Anyway, with these recollections comes a distortion of the truth which often occurs in a young girls mind. For instance I remember a yellow cottage…it was red. I remember it being HUGE. It was tiny. And I know all of this because for years I had told B about this special place, the place of my youth. But what  really stood out in my mind about the cabin were the million steps that it took to get from the cabin down to the lake. Yes, you could have hooked me up to a lie detector and I would have passed…there were a million steps top to bottom.That was the one thing in life that I was absolutely certain of.

Then one year we were visiting my grandmother. By then she was living in a nursing home and she had lost her only daughter, my mother. So B and I asked her how to get to the cottage. We both wanted to see this place that built so many happy memories for me.

“You’ll never find it,” she said. “I guess I will just have to go up there and show it to you myself!”

So my 84-year-old grandmother plunked herself into the front seat of the car and we took off. The roads were better than they once were and we made it there in record time. But by there I mean the lake not the cottage because as we stood in front of three of them which lined the lake she didn’t know which one it was and neither did I.

“Well, we’ll just have to go find the one-armed man who built the place for us. He’ll know. Never saw a man who could hammer faster and better than him,” my grandmother muttered.

And so we set out for his place. We were unsure where he was located or even if he would still be alive but as luck would have it there was an ancient one-armed man standing next to a bright red mail box alongside the road and my grandmother charmed the information right out of him. So back we went over slick rutted roads…this time to the right cottage sitting in the right place.

It was wintertime and it was bitterly cold, yet, we trampled the snow and the decaying leaves around the cabin trying to peek through the blinds which lined the windows. I was trying to see inside just enough to grab tight to the memories that were floating around somewhere in my head. And then it came to me. I could gather those memories by way of the steps  down to the lake…all one million of them.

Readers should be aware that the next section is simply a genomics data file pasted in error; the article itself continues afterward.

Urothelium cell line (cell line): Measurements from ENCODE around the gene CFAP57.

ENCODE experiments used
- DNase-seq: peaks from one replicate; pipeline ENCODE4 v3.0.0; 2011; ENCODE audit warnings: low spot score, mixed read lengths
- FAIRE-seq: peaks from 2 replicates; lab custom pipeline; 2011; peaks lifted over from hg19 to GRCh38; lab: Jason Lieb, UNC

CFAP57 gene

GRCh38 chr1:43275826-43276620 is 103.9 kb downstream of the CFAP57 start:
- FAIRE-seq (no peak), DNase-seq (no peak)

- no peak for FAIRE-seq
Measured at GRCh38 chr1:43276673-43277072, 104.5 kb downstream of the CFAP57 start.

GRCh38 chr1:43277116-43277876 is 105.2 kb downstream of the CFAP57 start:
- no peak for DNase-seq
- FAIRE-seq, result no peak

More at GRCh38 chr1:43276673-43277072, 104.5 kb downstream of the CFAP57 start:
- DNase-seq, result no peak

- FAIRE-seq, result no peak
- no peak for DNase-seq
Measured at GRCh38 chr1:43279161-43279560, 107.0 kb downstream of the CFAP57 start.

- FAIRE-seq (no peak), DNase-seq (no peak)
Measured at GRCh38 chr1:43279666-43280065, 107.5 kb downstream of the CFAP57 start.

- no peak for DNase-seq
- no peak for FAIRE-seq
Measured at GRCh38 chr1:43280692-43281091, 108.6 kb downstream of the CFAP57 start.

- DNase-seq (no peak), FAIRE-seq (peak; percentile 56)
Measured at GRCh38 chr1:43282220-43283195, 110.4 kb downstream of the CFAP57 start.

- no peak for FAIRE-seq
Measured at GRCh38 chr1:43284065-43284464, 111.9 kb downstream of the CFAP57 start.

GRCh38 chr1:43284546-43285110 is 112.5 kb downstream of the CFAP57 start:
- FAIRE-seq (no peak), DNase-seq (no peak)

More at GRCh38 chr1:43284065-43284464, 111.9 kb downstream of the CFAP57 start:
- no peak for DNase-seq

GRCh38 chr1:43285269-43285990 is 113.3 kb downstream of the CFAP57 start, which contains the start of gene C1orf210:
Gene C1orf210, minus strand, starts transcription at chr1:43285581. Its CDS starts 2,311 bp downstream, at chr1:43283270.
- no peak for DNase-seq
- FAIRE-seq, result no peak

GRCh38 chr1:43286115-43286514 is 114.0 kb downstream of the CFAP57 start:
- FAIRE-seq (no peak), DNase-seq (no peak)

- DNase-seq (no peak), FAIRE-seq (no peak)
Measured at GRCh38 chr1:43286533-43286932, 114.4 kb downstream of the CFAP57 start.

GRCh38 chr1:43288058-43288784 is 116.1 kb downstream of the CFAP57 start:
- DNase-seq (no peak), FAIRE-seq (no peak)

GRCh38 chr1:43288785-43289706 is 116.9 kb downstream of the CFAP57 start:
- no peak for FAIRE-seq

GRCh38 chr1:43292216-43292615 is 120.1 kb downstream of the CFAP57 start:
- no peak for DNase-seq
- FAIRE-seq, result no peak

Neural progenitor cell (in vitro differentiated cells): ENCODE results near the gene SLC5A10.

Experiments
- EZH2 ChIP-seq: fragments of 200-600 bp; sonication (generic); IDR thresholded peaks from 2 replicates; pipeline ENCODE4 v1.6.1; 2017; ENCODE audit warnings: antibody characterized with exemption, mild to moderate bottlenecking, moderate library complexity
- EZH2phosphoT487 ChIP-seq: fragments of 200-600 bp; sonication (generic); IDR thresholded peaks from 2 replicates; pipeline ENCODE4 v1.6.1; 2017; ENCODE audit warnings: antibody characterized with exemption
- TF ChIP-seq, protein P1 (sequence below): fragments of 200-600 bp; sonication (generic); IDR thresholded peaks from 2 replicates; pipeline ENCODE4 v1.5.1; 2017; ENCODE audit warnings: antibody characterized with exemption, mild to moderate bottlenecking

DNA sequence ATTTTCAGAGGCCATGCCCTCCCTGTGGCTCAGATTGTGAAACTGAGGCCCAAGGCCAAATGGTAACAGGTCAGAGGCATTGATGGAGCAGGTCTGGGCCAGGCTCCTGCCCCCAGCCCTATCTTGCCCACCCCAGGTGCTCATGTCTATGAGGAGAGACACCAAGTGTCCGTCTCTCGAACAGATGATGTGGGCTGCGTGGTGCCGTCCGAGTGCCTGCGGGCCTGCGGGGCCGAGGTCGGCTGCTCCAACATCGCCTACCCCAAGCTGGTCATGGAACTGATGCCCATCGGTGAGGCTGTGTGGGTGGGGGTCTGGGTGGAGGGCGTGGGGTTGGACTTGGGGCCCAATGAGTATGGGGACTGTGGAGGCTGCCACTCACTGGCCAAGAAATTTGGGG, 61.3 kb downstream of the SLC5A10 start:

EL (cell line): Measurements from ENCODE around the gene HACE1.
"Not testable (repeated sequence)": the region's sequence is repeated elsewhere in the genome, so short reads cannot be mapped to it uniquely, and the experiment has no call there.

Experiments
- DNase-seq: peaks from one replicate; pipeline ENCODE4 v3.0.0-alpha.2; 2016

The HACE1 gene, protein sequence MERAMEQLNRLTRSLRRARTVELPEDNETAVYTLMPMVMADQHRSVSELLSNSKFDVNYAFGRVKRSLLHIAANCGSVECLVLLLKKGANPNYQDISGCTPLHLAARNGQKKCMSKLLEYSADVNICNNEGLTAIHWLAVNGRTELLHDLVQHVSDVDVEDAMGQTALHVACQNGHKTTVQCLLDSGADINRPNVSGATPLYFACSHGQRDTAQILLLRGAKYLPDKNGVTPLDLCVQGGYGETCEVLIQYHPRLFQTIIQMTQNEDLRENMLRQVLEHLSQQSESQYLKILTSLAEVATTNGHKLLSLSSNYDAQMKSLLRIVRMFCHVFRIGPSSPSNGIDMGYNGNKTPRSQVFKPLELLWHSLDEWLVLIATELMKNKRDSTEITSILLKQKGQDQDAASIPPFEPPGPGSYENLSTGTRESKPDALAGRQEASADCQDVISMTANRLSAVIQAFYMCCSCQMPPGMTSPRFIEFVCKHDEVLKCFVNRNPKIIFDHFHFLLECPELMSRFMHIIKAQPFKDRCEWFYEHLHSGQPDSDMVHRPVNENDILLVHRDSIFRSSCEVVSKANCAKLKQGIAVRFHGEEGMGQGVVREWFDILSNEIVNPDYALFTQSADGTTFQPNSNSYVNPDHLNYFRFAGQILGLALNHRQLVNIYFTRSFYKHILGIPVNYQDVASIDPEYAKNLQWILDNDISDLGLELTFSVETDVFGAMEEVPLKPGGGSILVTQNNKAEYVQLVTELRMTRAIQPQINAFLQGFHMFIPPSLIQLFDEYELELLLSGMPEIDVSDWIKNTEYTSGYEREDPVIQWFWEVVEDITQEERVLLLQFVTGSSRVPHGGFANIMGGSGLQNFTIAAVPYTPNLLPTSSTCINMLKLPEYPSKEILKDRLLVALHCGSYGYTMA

So I raced around to the back of the cabin looking for a very long stairway leading down the hill to the lake. The one with the millions treads. The one that it used to take half-a-day to climb from top to bottom when I was a little kid. Yet, it was not to be found. Instead, I saw an old rickety set of stairs, hidden in the trees, twisted with age, descending down the hill towards the water. So I began to count the stairs…it didn’t take long. For there were only 14.

I have to confess that am not sure when 14 stairs became one million in my mind. Perhaps it was as my chubby three year old legs had to take so many steps between the steps leading up the hill. Or maybe it was when the horseflies were out and you couldn’t get up the hill fast enough. All I know is that there were once one million stairs and you cannot convince the six-year-old in me otherwise. Never. Ever.

Not surprisingly, I have found that when you venture back to the past you find it is never how you left it. For better or for worse it will have changed. Yet, our memories often remain the same, stuck in a place we want to remember rather than in one that actually existed. And I’m okay with that because childhood memories should be some of the best memories of our lives. They should be the memories that were created in a simple time that was free from expectations and fear. They should be the recollections made when hope was still alive and when our imaginations ran free. A time when conquering the world was doable and when our kryptonite could be found in a fresh-baked chocolate chip cookie. For childhood memories are precious, even though imprecise, and they are what motivates us to create a world the way we would like to see it rather than the way that it is. And even though one million steps may seem insurmountable when you are six, one  day you come to realize that a million steps isn’t as daunting as you once thought all thanks to the memories created during a simpler time in our lives.

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Forgotten Things

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These past five days:

I have had the chance to rejoice

In the unconditional love of my grandkids

And basked in the joy of watching

Them learn and explore

Watched as cousins took turns

Comforting the crying baby

Willingly and with a gentle appreciation

Of the difficulties of travel on young ones

I have gotten to have a greater

Understanding of my daughter

Her daily life

And her aspirations and dreams

For herself and her family

I have met cousins from here to there

Two of whom I never knew existed

Until I found them last week